Can An Employer Fire An Employee For Punching a Belligerent Shoplifter?
Yes – a federal court in Maryland recently rejected the argument that termination of an employee for punching an aggressive shoplifter violates public policy.
In Altschuld v. CVS Caremark Corp., the employee worked at a drug store and, in the course of his duties, confronted a suspected shoplifter. No. WDQ-13-3680 (D. Md., July 10, 2014). The shoplifter became aggressive and belligerent. He shouted, cursed, and moved towards the employee in an aggressive manner. Reasonably fearing for his safety, the employee punched the shoplifter. After the shoplifter was arrested, the police determined that the employee acted in self-defense and did not charge the employee with any crimes. The employer then fired the employee for using force against the shoplifter, and the employee sued for wrongful discharge, arguing that his termination violated a clear mandate of public policy.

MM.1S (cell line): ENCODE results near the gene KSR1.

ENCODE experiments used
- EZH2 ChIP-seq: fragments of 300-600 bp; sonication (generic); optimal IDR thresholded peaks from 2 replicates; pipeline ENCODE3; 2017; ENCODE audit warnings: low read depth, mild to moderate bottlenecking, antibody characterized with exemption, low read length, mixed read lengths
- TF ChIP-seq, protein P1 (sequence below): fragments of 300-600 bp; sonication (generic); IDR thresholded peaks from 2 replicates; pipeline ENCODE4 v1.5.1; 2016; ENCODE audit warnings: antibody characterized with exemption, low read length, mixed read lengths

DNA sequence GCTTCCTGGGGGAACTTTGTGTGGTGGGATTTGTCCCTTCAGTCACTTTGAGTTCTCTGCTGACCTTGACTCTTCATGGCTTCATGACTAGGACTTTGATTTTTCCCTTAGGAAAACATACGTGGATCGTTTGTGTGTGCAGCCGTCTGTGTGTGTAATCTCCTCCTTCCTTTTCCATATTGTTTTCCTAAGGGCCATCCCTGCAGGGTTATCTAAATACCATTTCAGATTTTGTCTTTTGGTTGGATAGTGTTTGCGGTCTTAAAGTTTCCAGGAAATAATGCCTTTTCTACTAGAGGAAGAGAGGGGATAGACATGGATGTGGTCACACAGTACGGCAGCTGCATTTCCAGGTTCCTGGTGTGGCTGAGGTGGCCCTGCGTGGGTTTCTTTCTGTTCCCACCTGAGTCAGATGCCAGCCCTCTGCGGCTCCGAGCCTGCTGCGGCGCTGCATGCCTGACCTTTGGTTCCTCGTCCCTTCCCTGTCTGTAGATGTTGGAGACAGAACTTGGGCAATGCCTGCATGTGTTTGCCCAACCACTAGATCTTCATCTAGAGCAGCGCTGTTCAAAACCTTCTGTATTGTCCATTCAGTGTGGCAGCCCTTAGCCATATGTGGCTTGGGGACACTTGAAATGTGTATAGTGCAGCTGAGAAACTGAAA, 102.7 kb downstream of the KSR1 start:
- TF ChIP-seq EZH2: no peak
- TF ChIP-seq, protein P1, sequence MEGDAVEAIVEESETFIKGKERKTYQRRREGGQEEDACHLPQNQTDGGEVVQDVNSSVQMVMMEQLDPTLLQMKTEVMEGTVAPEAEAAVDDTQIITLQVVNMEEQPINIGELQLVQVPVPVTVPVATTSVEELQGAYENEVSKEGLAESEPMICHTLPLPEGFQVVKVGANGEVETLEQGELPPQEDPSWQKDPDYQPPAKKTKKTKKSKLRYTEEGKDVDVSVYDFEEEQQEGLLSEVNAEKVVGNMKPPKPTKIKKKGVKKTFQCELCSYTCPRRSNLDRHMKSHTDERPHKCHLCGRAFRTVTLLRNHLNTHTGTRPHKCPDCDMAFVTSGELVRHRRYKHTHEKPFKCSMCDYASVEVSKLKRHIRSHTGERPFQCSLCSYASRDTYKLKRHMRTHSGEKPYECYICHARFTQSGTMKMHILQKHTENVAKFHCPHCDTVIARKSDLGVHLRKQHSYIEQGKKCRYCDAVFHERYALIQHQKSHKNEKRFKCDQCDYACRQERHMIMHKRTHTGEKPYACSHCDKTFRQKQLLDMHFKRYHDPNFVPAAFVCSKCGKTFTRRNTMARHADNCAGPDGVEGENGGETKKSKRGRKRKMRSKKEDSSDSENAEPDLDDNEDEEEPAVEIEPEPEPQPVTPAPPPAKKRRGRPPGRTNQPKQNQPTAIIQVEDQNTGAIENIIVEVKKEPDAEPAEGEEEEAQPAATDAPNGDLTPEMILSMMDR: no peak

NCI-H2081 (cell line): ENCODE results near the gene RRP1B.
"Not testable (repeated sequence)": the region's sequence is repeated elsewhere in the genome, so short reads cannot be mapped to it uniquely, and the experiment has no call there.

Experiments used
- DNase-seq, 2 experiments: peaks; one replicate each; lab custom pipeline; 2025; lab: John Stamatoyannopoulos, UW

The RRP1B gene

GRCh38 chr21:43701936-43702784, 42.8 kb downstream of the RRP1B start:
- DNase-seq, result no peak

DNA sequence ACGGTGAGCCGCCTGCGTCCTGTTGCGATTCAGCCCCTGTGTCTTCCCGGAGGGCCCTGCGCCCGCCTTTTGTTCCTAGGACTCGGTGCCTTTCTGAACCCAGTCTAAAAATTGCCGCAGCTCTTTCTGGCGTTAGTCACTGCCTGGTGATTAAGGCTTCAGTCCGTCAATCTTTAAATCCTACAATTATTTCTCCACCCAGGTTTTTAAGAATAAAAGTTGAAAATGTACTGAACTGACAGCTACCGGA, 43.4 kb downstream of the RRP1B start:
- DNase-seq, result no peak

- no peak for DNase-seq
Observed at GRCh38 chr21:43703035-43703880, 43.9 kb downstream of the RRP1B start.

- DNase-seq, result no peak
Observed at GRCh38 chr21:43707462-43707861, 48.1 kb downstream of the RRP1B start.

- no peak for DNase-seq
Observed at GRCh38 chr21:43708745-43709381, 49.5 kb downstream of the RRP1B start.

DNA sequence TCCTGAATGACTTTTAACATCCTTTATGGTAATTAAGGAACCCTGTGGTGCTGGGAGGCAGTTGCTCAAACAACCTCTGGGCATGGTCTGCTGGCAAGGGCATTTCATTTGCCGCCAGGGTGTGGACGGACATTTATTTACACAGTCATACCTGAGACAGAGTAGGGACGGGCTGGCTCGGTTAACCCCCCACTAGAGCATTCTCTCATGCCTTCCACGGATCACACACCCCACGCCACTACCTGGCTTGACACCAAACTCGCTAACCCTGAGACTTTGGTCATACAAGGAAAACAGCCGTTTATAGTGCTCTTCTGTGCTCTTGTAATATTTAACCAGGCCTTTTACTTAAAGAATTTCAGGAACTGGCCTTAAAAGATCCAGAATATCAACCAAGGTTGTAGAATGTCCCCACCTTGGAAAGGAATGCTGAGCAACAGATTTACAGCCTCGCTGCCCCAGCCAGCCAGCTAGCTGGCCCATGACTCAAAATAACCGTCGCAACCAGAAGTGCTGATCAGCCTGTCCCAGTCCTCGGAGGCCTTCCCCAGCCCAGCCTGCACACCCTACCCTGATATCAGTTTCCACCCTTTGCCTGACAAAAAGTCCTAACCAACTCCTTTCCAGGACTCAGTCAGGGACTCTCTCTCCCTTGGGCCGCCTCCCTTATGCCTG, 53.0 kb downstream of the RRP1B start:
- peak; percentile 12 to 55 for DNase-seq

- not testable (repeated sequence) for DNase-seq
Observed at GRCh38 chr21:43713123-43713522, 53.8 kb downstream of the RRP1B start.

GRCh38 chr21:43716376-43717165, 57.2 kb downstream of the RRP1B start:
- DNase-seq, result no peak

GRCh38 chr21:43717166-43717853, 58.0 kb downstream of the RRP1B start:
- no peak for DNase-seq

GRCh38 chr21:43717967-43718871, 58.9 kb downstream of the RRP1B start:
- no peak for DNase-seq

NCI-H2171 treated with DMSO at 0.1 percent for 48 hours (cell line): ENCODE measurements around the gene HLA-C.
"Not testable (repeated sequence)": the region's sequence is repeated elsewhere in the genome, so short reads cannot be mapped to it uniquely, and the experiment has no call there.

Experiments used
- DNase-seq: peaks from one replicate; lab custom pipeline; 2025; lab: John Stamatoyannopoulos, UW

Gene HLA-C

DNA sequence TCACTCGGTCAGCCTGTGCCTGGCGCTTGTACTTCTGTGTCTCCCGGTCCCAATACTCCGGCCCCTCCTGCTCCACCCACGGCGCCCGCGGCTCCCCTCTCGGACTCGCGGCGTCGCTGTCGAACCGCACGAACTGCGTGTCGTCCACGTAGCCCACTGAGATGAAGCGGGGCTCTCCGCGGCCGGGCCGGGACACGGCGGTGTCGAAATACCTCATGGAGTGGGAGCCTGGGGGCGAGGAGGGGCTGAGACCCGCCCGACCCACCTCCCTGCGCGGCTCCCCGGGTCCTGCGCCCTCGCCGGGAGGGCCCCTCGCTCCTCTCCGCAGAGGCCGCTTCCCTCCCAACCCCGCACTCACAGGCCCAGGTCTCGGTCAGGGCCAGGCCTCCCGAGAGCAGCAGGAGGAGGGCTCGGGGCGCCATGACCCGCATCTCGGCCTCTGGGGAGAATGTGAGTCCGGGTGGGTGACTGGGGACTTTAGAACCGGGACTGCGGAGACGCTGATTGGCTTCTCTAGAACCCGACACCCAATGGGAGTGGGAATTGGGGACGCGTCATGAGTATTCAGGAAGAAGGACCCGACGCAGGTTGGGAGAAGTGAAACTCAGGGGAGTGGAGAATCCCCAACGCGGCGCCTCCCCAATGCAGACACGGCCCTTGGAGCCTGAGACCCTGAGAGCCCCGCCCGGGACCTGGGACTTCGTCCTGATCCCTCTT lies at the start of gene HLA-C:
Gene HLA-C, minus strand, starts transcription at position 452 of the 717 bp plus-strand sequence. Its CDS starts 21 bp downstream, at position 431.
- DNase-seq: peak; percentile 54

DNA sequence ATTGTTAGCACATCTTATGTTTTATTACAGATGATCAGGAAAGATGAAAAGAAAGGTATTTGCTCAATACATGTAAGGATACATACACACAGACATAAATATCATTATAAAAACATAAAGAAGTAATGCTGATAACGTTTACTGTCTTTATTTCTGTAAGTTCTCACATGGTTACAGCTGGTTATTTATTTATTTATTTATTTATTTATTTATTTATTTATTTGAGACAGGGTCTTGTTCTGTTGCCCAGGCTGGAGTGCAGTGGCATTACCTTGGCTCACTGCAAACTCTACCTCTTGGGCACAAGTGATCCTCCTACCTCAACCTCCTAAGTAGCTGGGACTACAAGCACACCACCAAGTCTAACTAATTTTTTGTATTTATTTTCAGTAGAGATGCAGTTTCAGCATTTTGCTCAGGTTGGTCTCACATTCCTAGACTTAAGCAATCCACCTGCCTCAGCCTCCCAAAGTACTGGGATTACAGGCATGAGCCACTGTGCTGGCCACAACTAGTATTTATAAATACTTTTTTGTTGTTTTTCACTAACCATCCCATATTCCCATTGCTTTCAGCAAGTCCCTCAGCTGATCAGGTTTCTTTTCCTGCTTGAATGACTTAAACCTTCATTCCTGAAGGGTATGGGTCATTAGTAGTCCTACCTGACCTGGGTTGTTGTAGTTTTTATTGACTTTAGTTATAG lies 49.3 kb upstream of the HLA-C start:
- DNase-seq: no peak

On the employer’s motion to dismiss, the court rejected the argument that termination for punching a shoplifter violated a clear mandate of public policy. The court explained that the self-defense statute that the employee cited as the basis for the alleged policy “merely immunizes a user of force from liability in certain cases – it does not mandate that use of force.” The court further explained that, for purposes of the wrongful discharge claim, it did not matter whether the employee’s actions were “fair, justified, sensible, reasonable, or appropriate.” Instead, the only consideration was whether the termination was wrongful because it violated a clear mandate of public policy. Based on this reasoning, the court held that the employee’s claim failed as a matter of law.
Takeaway: Employers have wide latitude in discharging at-will employees and can generally terminate an employee for any reason that it is not unlawful. The Altschuld case shows that an employer can terminate an at-will employee even for engaging in lawful behavior, such as self-defense.